WASHINGTON — McDonnell Douglas was selected Wednesday over two rivals to build 20 modified Delta rocket boosters for an Air Force satellite program, an award potentially worth $734 million and an opportunity to recapture some commercial satellite launching business.
The Air Force began a crash development program last year to restore an alternative launch capability after the space shuttle Challenger disaster, which threatened to ground some of the service's most important military space programs.
The Delta rocket, which McDonnell builds at its Astronautics unit in Huntington Beach, was selected over Martin Marietta's Titan rocket and General Dynamics' Atlas.
Big Business Opportunity
Although the Air Force contract gives McDonnell a big business opportunity, it carries enormous contractual risks. McDonnell would lose millions of dollars if even one of the 20 Deltas fails, and it would lose all of its profit if three of them fail.
Air Force officials said they selected McDonnell principally because its proposal was $250 million lower than each of the other two bids and provided for a schedule that was a year shorter than the rival proposals.
All three rockets have been in use for more than two decades and provide the only U.S. access to space until the next shuttle flight, which is scheduled for next year. The Delta, which is somewhat less powerful than either the Titan or the Atlas, has a three-stage, liquid-fueled propulsion system.
The Air Force contracted for a modified version of the Delta, formally known as the Delta II, which will provide more payload lift and a slightly larger satellite compartment than the original version of the rocket.
The Air Force plans to launch all 20 Deltas by 1991 to carry aloft its Navstar Global Positioning System satellites, which originally were to be launched aboard the shuttle. That system of 21 orbiting satellites will broadcast navigation signals, allowing users to locate their position within 16 meters anywhere on Earth.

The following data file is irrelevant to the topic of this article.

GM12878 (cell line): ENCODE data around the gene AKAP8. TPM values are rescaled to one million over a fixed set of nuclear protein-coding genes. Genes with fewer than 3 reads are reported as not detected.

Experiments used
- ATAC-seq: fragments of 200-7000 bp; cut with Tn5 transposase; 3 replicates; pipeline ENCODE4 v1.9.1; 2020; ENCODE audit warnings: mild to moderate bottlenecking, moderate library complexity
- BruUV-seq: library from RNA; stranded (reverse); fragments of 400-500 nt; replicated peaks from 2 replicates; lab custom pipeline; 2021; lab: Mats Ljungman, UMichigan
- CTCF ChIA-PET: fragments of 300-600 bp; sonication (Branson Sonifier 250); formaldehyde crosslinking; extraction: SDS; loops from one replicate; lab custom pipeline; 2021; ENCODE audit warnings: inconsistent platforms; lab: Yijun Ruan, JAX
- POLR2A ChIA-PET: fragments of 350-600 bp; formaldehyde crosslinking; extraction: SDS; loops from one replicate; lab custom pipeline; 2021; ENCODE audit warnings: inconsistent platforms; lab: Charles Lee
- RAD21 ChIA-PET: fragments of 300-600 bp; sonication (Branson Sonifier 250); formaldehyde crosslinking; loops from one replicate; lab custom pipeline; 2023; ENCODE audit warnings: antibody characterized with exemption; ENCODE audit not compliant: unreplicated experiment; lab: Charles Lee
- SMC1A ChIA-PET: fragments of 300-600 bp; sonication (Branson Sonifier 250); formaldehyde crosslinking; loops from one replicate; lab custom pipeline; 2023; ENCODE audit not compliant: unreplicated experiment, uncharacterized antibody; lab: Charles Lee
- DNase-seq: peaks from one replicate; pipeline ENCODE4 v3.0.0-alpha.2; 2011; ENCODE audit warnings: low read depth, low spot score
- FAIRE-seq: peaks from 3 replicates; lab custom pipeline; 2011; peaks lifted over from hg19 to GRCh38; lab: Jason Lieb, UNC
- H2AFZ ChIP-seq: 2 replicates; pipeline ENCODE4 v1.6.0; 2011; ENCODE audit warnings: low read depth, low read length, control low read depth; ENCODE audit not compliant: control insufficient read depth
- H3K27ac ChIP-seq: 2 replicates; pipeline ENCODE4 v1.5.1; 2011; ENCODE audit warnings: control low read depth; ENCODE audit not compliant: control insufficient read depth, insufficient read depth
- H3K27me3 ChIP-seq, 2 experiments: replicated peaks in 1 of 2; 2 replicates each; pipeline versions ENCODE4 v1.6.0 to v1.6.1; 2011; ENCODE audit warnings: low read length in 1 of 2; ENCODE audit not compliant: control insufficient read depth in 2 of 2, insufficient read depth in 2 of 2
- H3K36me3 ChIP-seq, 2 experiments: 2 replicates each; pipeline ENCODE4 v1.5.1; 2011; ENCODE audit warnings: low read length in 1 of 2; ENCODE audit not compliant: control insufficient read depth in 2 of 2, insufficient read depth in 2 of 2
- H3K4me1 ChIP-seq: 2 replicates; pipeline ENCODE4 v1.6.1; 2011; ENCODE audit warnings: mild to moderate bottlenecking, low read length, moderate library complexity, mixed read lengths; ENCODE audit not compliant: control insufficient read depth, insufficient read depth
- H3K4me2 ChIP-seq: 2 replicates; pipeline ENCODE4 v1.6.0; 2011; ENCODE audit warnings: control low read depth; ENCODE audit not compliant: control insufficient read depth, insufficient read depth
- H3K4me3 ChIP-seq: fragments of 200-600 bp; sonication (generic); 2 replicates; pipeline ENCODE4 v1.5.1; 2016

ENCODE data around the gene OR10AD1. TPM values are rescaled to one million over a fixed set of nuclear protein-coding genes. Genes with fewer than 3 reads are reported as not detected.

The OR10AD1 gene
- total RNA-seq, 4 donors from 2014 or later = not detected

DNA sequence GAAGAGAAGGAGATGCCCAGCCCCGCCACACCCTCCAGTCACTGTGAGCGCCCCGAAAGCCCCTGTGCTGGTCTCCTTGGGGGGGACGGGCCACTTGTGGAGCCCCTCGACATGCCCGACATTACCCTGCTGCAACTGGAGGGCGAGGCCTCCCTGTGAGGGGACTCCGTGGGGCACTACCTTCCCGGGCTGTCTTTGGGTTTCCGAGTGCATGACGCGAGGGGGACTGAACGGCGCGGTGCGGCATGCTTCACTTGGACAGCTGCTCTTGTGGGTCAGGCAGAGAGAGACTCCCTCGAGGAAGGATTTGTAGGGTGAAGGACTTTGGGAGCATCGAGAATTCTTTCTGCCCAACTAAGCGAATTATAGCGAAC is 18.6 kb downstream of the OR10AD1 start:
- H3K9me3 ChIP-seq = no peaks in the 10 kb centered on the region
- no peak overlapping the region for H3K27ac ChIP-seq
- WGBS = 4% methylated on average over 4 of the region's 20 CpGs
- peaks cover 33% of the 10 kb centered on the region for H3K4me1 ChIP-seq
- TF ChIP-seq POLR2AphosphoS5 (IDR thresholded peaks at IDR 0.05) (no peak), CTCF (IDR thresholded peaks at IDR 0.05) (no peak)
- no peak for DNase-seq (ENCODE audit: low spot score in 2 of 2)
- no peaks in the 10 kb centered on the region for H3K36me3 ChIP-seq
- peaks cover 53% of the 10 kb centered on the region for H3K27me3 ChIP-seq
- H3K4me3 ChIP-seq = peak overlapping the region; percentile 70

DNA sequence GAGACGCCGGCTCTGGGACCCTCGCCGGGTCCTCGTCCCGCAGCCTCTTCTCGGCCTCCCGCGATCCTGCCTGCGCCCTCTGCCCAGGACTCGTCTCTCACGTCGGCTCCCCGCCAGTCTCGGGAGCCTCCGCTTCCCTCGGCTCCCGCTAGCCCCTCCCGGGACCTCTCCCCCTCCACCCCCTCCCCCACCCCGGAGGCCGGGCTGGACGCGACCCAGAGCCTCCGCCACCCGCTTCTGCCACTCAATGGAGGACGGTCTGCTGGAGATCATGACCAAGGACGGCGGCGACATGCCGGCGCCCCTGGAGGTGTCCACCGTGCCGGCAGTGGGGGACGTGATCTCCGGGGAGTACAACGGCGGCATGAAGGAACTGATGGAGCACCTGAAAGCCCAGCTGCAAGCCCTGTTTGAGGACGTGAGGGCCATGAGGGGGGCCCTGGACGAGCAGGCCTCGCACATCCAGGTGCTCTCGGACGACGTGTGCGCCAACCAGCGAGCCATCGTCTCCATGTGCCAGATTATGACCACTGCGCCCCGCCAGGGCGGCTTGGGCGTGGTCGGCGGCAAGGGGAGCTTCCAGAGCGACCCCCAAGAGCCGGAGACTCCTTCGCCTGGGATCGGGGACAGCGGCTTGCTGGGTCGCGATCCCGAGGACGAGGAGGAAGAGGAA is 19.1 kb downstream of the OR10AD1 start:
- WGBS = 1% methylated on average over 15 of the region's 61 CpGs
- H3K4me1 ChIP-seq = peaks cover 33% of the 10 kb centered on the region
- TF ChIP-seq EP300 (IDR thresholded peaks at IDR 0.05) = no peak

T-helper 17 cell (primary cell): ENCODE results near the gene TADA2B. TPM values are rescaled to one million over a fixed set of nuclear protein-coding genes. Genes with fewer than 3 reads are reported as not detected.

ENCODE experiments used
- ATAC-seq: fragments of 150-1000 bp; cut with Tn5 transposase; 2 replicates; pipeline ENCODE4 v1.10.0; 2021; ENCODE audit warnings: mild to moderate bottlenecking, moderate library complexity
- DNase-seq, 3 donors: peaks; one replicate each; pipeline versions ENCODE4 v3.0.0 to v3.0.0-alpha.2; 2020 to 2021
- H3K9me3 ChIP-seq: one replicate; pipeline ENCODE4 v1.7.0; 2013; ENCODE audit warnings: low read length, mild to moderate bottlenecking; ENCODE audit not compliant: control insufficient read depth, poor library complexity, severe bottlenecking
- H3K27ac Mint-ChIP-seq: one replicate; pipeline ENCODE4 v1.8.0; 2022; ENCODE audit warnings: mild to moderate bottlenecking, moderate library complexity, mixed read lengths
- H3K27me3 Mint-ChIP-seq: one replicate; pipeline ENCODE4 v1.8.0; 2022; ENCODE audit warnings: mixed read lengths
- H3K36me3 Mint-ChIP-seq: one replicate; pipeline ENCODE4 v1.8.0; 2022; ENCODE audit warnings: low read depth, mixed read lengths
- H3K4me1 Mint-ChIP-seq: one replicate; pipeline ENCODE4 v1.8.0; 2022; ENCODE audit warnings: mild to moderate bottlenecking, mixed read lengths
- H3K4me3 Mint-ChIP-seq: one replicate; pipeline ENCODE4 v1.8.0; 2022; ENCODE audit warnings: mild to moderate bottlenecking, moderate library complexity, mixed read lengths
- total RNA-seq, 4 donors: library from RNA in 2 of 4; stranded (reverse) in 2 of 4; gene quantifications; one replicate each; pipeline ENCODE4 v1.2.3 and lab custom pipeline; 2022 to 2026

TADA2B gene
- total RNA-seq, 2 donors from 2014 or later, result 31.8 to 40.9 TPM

McDonnell spokesman Jeff Fister said the Air Force contract will eventually boost Delta program employment from 1,200 to 1,800.
"This is a tremendous victory for McDonnell Douglas and for getting the nation's space program back on track," said C. James Dorrenbacher, vice president and general manager of the McDonnell Douglas plant in Huntington Beach.
Fister said the firm is holding four orders for Delta rockets from commercial customers that were contingent on winning the Air Force program. In addition, the National Aeronautics and Space Administration ordered four Deltas last September.
The company has a production capability to produce 12 Deltas a year. In an interview earlier this year, Dorrenbacher said he foresaw the need for at least 20 commercial satellite launches between 1988 and 1991.
Contract Includes Options
The Delta, however, may be limited in its ability to launch commercial satellites. A spokesman for Hughes Aircraft, the leader of the communications satellite industry, said Wednesday the Delta may not be capable of launching Hughes' newest generation spacecraft, known as the HS 393, because the craft is too large to fit inside the rocket.
The contract awarded Wednesday was for $316.5 million for seven Delta IIs, with two annual options for a total of 13 additional Deltas. Altogether, the company would be paid $669 million for the 20 rockets. In addition, each successful launch will provide a $3 million incentive fee to McDonnell, a total of $60 million for the 20 launches. The company will also get $1 million annually for five years if it meets the contract requirements.
But any failures would be harshly penalized. One failure would mean forfeiture of the entire $60-million launch incentive. Two failures would mean forfeiture of half of the firm's undisclosed profit, which is contained in the $669-million contract. If three launches fail, the firm would lose all profit and all incentives.
"The program carries big incentives for performance," an Air Force official said. "It was contained in the request for proposal and all three bidders agreed to it."
The Delta has one of the aerospace industry's best records for reliability, with 167 successes and 12 failures. Statistically, the Delta would be due for a failure about every 14 launches, but it has done better in recent years. It had a string of 44 successes until a failure last May.